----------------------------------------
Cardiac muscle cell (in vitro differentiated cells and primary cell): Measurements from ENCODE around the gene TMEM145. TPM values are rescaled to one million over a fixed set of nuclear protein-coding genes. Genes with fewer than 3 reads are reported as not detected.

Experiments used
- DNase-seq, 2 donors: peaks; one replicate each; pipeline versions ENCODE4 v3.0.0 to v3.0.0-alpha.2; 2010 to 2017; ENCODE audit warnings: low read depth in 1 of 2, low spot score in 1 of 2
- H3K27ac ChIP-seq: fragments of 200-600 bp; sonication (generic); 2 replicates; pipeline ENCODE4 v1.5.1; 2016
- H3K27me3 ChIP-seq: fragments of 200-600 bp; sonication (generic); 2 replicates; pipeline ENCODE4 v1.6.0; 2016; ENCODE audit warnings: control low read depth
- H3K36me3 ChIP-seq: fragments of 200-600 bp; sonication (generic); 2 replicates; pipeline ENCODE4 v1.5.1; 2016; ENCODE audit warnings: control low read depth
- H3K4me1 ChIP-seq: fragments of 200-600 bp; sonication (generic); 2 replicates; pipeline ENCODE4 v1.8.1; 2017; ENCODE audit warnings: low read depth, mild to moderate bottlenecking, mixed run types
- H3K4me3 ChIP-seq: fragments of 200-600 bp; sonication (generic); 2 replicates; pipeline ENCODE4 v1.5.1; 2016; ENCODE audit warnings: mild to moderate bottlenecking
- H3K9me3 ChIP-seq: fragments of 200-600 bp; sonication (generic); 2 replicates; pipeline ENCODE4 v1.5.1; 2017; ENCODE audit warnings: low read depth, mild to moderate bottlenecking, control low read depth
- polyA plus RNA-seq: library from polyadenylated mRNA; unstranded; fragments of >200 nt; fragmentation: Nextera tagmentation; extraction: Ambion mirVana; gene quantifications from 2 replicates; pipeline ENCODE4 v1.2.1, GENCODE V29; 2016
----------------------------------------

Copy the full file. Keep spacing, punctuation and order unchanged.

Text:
Cardiac muscle cell (in vitro differentiated cells and primary cell): Measurements from ENCODE around the gene TMEM145. TPM values are rescaled to one million over a fixed set of nuclear protein-coding genes. Genes with fewer than 3 reads are reported as not detected.

Experiments used
- DNase-seq, 2 donors: peaks; one replicate each; pipeline versions ENCODE4 v3.0.0 to v3.0.0-alpha.2; 2010 to 2017; ENCODE audit warnings: low read depth in 1 of 2, low spot score in 1 of 2
- H3K27ac ChIP-seq: fragments of 200-600 bp; sonication (generic); 2 replicates; pipeline ENCODE4 v1.5.1; 2016
- H3K27me3 ChIP-seq: fragments of 200-600 bp; sonication (generic); 2 replicates; pipeline ENCODE4 v1.6.0; 2016; ENCODE audit warnings: control low read depth
- H3K36me3 ChIP-seq: fragments of 200-600 bp; sonication (generic); 2 replicates; pipeline ENCODE4 v1.5.1; 2016; ENCODE audit warnings: control low read depth
- H3K4me1 ChIP-seq: fragments of 200-600 bp; sonication (generic); 2 replicates; pipeline ENCODE4 v1.8.1; 2017; ENCODE audit warnings: low read depth, mild to moderate bottlenecking, mixed run types
- H3K4me3 ChIP-seq: fragments of 200-600 bp; sonication (generic); 2 replicates; pipeline ENCODE4 v1.5.1; 2016; ENCODE audit warnings: mild to moderate bottlenecking
- H3K9me3 ChIP-seq: fragments of 200-600 bp; sonication (generic); 2 replicates; pipeline ENCODE4 v1.5.1; 2017; ENCODE audit warnings: low read depth, mild to moderate bottlenecking, control low read depth
- polyA plus RNA-seq: library from polyadenylated mRNA; unstranded; fragments of >200 nt; fragmentation: Nextera tagmentation; extraction: Ambion mirVana; gene quantifications from 2 replicates; pipeline ENCODE4 v1.2.1, GENCODE V29; 2016